SAN FRANCISCO — The Russian firm that invested more than $200 million in Facebook this year is making another bet on the United States Internet industry. Digital Sky Technologies, or D.S.T., an investment firm with offices in Moscow and London, is leading a group that is buying a $180 million stake in Zynga, a fast-growing San Francisco company whose online games, like FarmVille, CafĂ© World and Mafia Wars, are extremely popular on Facebook.

AMEX Zync Card

Blippy Opens Up Credit Card Transactions

As the Internet matures, slowly but surely everything we do in the real world is going social. But there’s a limit to how much information we can explicitly share on all the various services. A new service, Blippy, launching today in private beta, has an interesting way to take something you do everyday, buy things with your credit card, and automatically push those transactions online for others to see and interact with.
"“The big question that Blippy answers is ‘What are your friends buying?‘,” co-founder Philip Kaplan (also known in the tech circle as “Pud”) explains. That is of course a take off of Twitter’s question “What are you doing?” — which was recently replaced by “What’s happening?” The key to all of those questions is simplicity. And despite being a concept that you have to think about the ramifications of, Blippy is perhaps even more simple because it employs what Kaplan dubs “passive sharing.” Again, you aren’t explicitly sharing anything via something like a message, your actions (buying things with your credit card) are being automatically pushed to the web. “Blippy provides transparency into normal everyday things,” Kaplan continues. This actually fits in perfectly with something Twitter CEO Evan Williams recently tweeted: “Many of the great businesses of the next decade will be about making information about our behaviors more visible.”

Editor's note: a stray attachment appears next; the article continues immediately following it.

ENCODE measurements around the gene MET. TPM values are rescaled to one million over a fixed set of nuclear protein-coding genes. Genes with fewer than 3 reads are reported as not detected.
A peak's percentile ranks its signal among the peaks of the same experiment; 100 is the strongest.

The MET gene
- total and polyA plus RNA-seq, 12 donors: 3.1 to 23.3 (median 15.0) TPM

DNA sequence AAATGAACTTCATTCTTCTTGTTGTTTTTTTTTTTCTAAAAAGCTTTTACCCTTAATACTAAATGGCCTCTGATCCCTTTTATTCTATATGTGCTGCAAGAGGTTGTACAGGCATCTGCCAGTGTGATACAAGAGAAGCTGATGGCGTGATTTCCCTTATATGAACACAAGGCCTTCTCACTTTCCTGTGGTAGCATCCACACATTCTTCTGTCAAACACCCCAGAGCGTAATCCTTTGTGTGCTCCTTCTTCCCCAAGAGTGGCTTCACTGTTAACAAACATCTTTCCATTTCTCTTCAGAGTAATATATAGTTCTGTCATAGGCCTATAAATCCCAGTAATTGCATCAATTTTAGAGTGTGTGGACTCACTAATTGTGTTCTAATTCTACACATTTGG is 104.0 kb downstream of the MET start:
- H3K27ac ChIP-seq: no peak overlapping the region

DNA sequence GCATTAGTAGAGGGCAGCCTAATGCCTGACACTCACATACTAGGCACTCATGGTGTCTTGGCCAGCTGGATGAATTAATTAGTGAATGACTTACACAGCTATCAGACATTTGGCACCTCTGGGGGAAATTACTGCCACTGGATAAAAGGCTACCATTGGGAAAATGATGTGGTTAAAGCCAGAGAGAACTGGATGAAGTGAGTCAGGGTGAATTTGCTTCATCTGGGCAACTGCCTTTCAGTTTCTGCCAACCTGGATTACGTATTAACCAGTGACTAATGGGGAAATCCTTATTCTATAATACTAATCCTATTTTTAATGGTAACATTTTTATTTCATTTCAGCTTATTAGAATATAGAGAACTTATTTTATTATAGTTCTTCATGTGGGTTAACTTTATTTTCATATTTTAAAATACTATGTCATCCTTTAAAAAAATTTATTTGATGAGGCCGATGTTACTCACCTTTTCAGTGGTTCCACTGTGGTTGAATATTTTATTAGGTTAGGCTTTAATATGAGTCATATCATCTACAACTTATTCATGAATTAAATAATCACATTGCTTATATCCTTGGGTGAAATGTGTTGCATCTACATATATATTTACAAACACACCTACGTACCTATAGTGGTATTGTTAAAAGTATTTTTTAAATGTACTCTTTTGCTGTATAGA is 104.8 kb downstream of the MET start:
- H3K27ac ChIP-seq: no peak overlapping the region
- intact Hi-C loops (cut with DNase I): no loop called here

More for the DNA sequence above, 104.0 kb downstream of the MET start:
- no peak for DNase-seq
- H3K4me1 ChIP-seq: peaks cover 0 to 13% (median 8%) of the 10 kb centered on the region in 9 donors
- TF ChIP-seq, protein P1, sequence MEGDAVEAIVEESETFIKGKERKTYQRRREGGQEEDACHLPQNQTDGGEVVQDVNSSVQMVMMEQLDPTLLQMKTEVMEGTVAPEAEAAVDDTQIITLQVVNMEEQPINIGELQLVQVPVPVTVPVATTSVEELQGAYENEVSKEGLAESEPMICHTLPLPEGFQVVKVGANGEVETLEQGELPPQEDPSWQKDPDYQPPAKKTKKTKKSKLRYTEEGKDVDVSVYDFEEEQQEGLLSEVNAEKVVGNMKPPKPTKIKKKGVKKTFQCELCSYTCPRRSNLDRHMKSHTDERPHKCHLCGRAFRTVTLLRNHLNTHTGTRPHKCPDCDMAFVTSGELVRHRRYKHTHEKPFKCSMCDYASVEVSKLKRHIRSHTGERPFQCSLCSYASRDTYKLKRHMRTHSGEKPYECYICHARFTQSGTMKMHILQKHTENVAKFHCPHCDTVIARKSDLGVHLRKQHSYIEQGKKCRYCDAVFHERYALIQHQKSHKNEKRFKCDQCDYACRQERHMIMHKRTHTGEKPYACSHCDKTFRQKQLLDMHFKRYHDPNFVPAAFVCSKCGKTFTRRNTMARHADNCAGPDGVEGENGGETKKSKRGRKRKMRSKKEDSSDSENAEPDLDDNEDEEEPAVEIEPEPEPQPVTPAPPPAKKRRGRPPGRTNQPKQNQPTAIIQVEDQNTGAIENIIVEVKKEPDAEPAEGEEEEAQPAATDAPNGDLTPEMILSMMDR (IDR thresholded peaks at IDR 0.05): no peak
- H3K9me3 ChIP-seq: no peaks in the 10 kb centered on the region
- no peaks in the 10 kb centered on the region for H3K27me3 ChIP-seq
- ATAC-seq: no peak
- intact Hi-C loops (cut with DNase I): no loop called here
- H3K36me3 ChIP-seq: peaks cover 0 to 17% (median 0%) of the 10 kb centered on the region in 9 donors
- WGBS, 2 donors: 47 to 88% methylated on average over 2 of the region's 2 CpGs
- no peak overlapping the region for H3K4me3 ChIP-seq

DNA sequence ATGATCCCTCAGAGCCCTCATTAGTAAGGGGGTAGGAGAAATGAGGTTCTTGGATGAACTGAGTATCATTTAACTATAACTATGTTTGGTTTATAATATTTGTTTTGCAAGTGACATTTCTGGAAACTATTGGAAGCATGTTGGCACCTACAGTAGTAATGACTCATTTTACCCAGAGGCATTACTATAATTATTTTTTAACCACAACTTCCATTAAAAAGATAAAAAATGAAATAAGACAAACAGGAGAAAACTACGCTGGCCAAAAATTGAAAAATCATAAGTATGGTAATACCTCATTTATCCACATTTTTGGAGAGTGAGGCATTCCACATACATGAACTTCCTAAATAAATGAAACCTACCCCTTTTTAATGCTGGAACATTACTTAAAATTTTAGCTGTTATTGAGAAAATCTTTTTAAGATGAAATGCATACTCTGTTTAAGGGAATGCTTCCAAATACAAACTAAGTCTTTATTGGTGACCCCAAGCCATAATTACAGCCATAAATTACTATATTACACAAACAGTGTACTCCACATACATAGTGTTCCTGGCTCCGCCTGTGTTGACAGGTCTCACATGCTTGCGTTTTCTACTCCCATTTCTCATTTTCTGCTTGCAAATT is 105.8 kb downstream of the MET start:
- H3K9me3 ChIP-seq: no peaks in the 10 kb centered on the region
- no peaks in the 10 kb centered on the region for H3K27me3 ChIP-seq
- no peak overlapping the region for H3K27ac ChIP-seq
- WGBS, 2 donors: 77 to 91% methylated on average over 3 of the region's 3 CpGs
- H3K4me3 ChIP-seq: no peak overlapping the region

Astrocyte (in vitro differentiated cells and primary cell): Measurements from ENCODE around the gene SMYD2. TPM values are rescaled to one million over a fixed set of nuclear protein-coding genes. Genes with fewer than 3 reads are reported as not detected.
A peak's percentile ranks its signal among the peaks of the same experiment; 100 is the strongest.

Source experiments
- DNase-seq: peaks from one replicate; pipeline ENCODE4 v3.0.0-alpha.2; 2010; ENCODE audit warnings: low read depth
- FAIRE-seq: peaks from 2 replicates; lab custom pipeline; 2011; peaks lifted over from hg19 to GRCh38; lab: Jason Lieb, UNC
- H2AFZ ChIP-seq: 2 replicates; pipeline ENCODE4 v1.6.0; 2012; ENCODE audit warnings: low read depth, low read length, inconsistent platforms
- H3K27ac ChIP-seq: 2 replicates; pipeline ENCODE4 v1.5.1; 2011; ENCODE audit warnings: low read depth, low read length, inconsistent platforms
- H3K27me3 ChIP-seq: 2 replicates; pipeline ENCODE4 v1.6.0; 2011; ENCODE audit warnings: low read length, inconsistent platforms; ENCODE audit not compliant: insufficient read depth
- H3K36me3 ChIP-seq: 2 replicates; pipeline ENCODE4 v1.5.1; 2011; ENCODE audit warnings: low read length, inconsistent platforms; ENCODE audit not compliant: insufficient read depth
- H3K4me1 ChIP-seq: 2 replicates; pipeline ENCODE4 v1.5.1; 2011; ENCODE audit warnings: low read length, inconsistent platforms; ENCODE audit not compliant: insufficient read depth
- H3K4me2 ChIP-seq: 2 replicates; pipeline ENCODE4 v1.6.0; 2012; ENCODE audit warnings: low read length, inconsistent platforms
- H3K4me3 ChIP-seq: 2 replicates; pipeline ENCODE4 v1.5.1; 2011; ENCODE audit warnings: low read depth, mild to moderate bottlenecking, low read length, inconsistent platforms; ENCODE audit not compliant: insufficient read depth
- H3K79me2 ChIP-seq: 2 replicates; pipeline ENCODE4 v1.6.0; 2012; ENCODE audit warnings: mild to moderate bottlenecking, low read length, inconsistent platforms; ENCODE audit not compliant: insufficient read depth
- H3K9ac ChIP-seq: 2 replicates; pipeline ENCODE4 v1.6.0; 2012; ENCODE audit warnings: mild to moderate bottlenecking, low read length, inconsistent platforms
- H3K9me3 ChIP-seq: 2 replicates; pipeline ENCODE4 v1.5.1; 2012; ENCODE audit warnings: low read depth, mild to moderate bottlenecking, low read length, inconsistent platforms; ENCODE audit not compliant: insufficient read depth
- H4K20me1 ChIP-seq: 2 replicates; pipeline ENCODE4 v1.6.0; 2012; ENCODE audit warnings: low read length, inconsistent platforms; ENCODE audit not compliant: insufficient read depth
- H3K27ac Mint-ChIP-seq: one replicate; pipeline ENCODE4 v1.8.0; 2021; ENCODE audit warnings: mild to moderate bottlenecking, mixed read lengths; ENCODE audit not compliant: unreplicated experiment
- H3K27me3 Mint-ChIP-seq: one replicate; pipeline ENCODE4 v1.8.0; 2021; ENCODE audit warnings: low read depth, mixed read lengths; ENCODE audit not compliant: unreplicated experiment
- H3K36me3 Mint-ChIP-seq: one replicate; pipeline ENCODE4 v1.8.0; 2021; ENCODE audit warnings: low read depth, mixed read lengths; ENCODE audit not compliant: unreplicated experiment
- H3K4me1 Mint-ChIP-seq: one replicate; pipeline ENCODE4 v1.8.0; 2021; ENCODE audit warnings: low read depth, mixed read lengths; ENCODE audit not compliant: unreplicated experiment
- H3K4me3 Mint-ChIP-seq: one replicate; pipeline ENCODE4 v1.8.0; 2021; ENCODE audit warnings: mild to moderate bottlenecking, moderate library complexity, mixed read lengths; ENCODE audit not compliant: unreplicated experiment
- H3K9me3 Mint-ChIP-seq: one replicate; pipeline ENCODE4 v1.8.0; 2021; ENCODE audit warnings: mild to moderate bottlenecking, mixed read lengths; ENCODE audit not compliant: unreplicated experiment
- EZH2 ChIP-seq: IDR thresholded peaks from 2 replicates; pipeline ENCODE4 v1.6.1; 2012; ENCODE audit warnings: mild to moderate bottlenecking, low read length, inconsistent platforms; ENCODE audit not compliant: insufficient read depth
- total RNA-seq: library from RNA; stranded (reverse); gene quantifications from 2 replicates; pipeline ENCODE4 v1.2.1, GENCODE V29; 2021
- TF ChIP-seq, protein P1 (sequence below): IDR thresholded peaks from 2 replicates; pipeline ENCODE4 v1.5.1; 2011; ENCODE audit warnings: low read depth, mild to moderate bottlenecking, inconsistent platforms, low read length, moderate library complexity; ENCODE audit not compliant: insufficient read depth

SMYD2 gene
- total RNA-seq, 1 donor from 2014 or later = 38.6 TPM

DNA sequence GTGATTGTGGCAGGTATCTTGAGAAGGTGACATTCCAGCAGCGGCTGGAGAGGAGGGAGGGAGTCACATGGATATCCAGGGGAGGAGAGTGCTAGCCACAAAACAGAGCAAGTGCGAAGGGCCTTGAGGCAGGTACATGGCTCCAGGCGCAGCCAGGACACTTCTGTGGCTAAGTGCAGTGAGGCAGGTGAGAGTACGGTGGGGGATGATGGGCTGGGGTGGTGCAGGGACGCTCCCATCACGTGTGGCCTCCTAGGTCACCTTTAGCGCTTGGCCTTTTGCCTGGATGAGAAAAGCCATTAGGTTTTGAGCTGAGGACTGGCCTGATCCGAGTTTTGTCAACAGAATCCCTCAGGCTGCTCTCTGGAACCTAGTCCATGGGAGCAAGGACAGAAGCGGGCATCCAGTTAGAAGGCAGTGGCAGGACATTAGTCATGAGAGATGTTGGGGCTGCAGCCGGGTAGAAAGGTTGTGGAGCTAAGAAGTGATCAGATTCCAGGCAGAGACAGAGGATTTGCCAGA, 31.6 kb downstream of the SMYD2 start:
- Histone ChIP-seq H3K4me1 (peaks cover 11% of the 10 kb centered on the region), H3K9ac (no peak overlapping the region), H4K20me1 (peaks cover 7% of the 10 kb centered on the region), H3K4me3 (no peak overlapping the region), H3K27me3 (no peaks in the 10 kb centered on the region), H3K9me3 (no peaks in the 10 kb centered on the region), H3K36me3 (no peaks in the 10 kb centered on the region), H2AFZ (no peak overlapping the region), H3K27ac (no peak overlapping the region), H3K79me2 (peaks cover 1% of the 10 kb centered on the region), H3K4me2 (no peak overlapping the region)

Obopay Launches iPhone App

Obopay has announced that its Obopay mobile payments application is now LIVE on the Apple App Store and available for free download. "By delivering a rich, user friendly experience, Obopay’s iPhone mobile payment application is unparalleled in the market today. Advanced features include push notifications and family-centric money management tools that enable parents to monitor children’s spending and make real-time transfers to/from family accounts. Children can send requests for emergency money to their parents and receive it in seconds. In addition, it is ideal for small merchants who will benefit from the push requests, advanced history display and tracking capabilities."